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Gary Schwartz, who has devoted his career to unlocking the mysteries of human's unique life history through examining how our teeth grow, has been named a fellow of the American Association for the Advancement of Science (AAAS).
Election as an AAAS Fellow is an honor bestowed upon AAAS members by their peers for their scientifically or socially distinguished efforts to advance science.
Schwartz was cited for his “distinguished contributions in the evolutionary history of primate and human growth and development as evidenced from developing tooth tissues.”
Over the past 20 years, Schwartz’s research has combined evolutionary, developmental, histological and 3-D imaging approaches applied to a range of living and extinct primates, as well as our fossil human ancestors, to probe how the growth of teeth and the timing of important dental developmental events illuminates the evolutionary foundations of our unique life history.
“The distinguishing characteristic of our species,” said Schwartz, “is our unique ‘life history’ or the pace at which we grow, mature, produce offspring and die. Amazingly, the overall timeline of a species' growth and development is preserved in the microscopic details of how our teeth grow and when they emerge into our mouths.”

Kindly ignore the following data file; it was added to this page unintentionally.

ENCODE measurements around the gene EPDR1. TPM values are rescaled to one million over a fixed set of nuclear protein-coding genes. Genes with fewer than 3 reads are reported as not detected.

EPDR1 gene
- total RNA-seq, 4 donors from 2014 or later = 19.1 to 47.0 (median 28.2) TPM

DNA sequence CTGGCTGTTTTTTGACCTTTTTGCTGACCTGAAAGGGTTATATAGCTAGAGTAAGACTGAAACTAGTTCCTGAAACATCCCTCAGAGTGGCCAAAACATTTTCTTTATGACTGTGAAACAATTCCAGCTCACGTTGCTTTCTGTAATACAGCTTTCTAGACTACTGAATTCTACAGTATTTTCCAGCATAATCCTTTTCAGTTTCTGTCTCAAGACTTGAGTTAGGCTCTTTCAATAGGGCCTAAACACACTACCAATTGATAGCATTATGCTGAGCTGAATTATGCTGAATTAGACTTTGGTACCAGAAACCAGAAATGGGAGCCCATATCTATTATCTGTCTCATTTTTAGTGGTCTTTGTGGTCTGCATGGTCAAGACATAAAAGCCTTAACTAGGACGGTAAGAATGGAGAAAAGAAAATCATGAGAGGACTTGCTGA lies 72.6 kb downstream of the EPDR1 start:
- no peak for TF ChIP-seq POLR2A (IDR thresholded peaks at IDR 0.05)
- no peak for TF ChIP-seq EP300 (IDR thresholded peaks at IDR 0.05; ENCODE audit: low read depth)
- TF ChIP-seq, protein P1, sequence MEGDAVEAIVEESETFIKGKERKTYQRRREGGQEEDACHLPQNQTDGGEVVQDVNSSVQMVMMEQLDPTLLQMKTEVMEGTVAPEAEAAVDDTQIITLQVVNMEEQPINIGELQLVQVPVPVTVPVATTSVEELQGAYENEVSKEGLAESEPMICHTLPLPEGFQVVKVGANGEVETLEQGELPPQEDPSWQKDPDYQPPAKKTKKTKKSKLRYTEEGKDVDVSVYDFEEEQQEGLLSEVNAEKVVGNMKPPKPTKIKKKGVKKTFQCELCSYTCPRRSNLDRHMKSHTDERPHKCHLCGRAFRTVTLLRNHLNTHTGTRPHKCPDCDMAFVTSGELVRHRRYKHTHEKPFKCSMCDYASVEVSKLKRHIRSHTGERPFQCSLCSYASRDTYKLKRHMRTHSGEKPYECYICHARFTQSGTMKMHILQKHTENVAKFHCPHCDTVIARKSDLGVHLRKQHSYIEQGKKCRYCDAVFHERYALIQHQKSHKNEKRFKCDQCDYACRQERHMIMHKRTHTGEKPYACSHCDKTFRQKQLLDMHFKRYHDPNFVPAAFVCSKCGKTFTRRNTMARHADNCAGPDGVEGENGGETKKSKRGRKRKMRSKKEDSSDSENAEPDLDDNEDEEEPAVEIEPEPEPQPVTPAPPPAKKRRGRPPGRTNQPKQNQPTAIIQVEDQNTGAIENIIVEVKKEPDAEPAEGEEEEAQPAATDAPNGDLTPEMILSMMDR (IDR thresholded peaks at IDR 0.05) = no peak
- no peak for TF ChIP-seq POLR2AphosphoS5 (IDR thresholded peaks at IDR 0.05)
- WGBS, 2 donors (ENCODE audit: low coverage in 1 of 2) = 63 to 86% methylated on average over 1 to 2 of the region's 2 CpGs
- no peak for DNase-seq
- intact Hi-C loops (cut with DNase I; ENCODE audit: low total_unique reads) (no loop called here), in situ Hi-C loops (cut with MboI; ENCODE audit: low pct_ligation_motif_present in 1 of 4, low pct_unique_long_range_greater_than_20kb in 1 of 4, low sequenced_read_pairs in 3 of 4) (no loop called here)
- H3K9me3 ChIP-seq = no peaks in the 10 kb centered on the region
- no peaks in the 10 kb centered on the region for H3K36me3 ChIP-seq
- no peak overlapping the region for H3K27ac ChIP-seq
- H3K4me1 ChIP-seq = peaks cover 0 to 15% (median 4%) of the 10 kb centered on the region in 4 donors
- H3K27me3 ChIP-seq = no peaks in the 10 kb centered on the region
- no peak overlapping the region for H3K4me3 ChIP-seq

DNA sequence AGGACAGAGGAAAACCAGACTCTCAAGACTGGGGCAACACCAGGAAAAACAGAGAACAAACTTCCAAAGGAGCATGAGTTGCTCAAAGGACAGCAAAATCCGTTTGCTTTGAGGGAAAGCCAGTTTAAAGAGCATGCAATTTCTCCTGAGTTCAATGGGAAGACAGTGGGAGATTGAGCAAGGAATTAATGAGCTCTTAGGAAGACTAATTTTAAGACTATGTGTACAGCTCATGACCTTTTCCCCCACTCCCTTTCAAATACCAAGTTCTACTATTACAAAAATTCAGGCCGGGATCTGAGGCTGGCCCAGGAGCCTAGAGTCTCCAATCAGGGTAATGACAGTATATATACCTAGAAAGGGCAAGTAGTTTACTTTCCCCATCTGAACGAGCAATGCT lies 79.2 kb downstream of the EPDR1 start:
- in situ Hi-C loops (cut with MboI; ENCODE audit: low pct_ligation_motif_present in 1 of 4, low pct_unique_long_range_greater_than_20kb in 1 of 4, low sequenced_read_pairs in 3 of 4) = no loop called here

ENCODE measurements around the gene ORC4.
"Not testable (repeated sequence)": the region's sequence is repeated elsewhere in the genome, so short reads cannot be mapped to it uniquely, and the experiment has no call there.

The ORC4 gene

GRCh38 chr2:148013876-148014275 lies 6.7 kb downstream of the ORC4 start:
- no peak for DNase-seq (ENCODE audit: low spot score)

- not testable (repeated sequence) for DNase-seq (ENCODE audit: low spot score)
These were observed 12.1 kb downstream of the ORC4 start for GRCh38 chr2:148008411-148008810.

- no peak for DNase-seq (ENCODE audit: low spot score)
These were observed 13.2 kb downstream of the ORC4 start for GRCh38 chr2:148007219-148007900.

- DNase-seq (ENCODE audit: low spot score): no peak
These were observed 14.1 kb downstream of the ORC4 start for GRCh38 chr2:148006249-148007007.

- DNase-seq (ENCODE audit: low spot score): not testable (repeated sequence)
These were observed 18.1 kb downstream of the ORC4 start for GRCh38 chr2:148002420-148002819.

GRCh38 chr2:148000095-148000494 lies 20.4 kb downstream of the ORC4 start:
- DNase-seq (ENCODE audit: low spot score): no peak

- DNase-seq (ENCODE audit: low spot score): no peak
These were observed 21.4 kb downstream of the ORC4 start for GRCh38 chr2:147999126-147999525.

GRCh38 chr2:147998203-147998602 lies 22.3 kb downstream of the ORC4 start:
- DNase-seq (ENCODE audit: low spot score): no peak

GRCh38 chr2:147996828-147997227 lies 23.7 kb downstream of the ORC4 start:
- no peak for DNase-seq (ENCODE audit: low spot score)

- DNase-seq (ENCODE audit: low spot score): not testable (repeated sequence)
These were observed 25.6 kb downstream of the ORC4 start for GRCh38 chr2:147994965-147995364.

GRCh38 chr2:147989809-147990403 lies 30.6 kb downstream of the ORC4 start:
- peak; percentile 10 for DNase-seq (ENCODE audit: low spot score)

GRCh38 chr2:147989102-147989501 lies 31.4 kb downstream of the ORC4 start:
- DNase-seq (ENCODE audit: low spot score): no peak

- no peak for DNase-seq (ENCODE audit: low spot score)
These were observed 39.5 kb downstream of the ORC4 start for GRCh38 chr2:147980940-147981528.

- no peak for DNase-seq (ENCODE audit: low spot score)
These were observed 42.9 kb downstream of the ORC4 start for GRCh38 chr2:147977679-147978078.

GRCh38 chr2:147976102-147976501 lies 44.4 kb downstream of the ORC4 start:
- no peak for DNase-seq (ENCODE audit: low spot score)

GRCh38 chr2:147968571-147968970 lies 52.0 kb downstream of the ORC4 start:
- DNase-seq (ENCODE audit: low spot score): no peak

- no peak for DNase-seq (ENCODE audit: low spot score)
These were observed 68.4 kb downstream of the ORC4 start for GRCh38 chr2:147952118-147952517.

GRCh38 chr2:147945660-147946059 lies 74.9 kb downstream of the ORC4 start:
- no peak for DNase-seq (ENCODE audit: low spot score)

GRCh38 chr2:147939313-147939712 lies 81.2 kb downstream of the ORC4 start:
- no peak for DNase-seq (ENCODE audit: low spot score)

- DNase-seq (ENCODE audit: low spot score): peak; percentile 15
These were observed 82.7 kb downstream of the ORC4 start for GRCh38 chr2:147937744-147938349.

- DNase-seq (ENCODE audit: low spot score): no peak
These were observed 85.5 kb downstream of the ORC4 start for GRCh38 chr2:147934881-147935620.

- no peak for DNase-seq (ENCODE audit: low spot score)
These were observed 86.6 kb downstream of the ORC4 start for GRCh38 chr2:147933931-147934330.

A research associate with the Institute of Human Origins and an associate professor in the School of Human Evolution and Social Change, Schwartz works collaboratively across many scientific disciplines to understand how, when, and why we “became human.”
When he received the notice, Schwartz said he was “bowled over. It is such an honor to have my work recognized by my peers, and I am looking forward to getting involved in the society.”
This year’s AAAS Fellows will be recognized on Feb. 18, 2017, at a special fellows forum at the annual meeting of the AAAS in Boston.
AAAS is the world’s largest general scientific society.